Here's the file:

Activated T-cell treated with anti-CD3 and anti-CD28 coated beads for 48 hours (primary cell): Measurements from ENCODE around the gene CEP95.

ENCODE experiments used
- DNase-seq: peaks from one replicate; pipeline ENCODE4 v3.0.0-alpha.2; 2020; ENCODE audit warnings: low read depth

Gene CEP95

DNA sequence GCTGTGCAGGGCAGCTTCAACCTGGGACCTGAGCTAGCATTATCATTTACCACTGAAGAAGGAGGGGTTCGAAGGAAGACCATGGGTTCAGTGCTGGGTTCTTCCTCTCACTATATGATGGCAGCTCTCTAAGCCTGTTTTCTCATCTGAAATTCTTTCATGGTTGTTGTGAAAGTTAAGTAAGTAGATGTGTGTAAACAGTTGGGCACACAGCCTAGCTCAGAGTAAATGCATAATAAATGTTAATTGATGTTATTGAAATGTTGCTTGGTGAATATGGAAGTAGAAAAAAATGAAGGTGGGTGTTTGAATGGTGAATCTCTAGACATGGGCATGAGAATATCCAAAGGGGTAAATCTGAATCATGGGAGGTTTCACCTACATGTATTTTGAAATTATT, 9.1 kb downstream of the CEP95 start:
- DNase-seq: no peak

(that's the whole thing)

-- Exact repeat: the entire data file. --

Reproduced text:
Activated T-cell treated with anti-CD3 and anti-CD28 coated beads for 48 hours (primary cell): Measurements from ENCODE around the gene CEP95.

ENCODE experiments used
- DNase-seq: peaks from one replicate; pipeline ENCODE4 v3.0.0-alpha.2; 2020; ENCODE audit warnings: low read depth

Gene CEP95

DNA sequence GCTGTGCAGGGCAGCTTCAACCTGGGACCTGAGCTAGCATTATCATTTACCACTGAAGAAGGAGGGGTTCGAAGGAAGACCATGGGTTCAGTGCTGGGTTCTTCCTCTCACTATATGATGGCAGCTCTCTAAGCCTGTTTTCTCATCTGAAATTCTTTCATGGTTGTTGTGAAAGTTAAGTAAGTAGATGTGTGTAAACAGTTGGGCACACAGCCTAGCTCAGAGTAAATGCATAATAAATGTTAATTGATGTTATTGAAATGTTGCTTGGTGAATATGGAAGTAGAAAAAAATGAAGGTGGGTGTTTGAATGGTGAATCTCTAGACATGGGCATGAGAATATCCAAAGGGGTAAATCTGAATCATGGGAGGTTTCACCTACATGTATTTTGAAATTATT, 9.1 kb downstream of the CEP95 start:
- DNase-seq: no peak